THE director-general of the Confederation of British Industry has highlighted Scottish companies’ fears over Brexit, and damage already being done including loss of market share, and warned a no-deal departure is now “extremely possible”.

Carolyn Fairbairn voiced worries over the short and long-term impacts of Brexit, including the danger of medicine shortages, after holding a roundtable event with the business organisation’s members in Glasgow.

Ms Fairbairn, who warned a recession was “certainly highly possible” in the event of a no-deal Brexit and flagged the knock-on impact of such a downturn on business confidence, told The Herald: “I think one of the things that was most striking [is] many businesses are being affected now by the heightened risk of no-deal.”

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She noted that one “high-end”, specialist advanced manufacturer, with an 85 per cent market share globally, was “facing competition from a Japanese company”.

Ms Fairbairn said of this Scottish company: “They are already losing share to that [Japanese] company because of uncertainty [surrounding] Brexit.”

She noted that a number of members at yesterday’s event were already reporting loss of market share, and were particularly worried about the further effects if there were a no-deal Brexit.

Ms Fairbairn, who was joined by CBI Scotland director Tracy Black, said: “There were other members who expressed the same concerns – that Brexit was causing them to lose global market share [and] it would be very difficult to claw back. It is already happening. It is tougher for our global businesses out there trying to maintain their market share, trying to maintain their competitiveness.”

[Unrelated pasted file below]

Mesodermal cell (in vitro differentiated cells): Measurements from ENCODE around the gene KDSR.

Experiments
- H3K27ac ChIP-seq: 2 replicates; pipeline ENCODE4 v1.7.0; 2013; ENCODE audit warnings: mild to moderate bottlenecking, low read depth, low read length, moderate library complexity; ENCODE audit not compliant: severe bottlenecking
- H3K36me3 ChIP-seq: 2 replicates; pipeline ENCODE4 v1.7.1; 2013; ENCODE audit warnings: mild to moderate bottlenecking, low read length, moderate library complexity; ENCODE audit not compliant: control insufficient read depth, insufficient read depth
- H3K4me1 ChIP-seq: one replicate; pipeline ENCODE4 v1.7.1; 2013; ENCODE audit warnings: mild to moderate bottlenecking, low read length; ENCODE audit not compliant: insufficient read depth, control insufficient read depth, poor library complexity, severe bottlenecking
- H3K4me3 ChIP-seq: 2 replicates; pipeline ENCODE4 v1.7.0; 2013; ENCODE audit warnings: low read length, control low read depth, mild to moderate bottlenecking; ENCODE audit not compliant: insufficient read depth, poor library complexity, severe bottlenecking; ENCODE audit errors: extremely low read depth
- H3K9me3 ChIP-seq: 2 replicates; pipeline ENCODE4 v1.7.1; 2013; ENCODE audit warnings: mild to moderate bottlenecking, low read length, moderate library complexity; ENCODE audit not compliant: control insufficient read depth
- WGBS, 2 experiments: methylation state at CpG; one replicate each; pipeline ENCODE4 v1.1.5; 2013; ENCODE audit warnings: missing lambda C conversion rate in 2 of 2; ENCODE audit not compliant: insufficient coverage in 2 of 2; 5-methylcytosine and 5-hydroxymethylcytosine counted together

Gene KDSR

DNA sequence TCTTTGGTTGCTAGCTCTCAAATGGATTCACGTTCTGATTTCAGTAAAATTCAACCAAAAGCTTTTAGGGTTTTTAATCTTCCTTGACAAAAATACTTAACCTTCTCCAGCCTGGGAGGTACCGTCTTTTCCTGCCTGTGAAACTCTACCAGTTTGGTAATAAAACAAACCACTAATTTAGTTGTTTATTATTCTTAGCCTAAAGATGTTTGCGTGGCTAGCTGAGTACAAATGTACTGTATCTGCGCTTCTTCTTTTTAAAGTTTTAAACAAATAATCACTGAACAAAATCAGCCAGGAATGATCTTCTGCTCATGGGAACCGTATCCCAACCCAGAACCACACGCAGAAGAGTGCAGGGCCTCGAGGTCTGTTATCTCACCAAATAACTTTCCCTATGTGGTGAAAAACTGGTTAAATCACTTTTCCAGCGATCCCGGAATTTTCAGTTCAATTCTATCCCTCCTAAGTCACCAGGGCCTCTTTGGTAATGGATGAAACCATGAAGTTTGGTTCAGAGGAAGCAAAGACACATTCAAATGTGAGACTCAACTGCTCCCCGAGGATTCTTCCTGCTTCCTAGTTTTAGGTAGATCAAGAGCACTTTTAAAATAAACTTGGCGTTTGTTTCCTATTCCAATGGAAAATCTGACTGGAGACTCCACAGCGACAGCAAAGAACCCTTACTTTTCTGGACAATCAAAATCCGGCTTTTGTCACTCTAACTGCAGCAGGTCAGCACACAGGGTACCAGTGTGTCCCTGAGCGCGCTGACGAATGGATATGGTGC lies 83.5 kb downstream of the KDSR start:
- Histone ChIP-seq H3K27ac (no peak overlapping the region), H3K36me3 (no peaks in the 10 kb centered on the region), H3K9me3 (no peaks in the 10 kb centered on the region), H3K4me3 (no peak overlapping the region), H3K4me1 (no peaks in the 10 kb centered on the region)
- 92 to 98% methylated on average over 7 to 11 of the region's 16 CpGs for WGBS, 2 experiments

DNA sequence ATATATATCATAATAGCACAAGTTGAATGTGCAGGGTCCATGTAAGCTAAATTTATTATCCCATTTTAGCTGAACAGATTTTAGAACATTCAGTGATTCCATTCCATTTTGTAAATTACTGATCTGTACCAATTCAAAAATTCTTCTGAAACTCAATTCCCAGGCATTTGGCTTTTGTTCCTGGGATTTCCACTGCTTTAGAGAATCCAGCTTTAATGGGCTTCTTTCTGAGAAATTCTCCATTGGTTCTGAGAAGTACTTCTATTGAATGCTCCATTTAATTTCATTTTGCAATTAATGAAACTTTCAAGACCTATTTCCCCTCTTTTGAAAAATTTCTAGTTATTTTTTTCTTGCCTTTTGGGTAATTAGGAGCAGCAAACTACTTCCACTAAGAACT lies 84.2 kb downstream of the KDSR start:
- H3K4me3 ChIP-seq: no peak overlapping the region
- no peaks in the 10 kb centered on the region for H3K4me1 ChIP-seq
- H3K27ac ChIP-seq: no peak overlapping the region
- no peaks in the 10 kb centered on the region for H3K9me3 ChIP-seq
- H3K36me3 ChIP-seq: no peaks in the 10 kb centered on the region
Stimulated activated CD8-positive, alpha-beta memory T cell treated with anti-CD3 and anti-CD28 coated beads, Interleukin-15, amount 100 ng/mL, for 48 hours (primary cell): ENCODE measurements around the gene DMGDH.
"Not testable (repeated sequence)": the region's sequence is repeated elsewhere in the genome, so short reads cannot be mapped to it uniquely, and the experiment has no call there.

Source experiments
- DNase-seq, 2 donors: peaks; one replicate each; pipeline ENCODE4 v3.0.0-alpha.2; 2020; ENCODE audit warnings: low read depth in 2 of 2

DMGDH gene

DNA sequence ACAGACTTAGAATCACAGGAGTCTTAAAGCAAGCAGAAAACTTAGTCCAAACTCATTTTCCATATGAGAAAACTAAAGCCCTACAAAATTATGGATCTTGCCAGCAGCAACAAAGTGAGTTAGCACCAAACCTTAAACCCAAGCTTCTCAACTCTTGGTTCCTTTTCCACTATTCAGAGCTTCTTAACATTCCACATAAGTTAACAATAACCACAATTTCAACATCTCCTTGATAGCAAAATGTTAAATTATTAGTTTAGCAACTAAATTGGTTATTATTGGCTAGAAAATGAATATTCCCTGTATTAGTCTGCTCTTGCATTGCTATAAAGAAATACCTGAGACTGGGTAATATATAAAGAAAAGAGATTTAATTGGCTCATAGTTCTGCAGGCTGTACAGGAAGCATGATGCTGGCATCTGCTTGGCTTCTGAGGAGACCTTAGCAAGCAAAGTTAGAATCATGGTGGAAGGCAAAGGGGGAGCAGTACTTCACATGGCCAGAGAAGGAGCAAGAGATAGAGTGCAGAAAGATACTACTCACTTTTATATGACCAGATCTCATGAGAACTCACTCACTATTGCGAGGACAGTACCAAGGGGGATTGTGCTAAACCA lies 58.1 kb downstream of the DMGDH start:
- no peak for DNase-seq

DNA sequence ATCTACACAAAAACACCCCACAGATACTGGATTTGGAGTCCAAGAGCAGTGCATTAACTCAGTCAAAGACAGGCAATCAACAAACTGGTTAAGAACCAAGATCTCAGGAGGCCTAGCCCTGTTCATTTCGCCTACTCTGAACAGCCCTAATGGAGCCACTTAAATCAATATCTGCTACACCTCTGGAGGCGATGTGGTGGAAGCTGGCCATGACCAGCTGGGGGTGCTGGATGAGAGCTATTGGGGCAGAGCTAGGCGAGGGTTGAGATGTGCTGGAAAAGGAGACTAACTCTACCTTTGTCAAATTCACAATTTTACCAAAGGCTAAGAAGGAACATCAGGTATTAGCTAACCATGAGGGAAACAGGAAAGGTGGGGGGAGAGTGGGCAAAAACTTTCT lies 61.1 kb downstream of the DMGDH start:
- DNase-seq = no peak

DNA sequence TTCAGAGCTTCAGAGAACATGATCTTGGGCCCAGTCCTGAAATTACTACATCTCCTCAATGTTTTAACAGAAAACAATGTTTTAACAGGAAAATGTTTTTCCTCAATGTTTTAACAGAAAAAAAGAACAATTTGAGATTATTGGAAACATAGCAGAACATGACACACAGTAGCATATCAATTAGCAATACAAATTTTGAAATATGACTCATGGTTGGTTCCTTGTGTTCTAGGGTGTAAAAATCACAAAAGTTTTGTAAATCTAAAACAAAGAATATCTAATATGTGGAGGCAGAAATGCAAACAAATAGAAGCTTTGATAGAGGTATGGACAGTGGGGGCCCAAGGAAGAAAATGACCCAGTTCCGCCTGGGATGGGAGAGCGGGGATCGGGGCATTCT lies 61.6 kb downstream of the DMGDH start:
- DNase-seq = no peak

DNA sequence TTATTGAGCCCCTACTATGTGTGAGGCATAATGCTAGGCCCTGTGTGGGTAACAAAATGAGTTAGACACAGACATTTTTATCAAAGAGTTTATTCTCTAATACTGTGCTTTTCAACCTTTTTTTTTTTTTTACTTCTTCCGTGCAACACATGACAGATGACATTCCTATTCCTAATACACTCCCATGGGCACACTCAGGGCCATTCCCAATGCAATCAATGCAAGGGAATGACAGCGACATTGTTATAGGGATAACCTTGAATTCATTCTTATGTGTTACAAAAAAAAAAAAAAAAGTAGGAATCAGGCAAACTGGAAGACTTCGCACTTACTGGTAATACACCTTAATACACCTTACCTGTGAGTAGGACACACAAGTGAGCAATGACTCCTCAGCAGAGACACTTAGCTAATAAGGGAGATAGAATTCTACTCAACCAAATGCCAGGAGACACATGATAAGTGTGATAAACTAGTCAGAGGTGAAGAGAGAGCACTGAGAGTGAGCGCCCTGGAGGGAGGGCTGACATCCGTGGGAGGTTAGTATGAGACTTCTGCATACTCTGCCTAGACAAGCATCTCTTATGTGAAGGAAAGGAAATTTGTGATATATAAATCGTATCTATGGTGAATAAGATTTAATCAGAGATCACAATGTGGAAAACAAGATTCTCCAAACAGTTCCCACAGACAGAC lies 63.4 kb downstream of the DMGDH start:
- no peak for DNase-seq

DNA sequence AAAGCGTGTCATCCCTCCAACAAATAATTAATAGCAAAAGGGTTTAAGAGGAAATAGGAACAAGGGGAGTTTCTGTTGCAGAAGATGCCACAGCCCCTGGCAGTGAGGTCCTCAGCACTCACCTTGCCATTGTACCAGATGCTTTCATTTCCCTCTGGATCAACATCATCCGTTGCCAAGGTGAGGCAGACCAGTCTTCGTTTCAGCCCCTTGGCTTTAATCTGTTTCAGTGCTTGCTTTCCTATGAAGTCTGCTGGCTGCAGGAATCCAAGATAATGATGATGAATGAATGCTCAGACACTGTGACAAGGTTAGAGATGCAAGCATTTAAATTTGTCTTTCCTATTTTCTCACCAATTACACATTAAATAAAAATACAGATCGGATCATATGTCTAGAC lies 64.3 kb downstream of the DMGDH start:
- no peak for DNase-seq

She added: “The point they [the specialist manufacturer] made, and several others round the table made, is, if you are a global player and you lose market share, it is just very hard to recapture. Every percentage-point is so hard-won.”

And Ms Fairbairn warned: “They [members] were particularly fearful of what would happen in the case of no-deal – that they would further lose market share.”

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Ms Fairbairn said: “Compared with a few months ago where no-deal felt like a relatively low probability, I think now it feels extremely possible.”

She is taking soundings on how prepared businesses are, what more they need to do and “what the effects will be even if they are prepared”. Companies from various sectors, including the leather and high-tech industries, construction, financial services and manufacturing, attended the event in Glasgow, with small family businesses among those involved.

Ms Fairbairn highlighted the CBI’s belief that Mr Johnson should be “straining every sinew to secure a deal with the European Union”, adding: “That will require compromise on both sides.”

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Asked to what extent she was worried about the danger of a no-deal departure, Ms Fairbairn replied: “We do recognise the Government are seeking a deal and applaud that. We also recognise the gulf in the current positions between the UK and EU is quite wide, that compromise might at the end of the day prove to be too difficult and no-deal is a possibility. We do think that businesses need to be prepared for every eventuality.”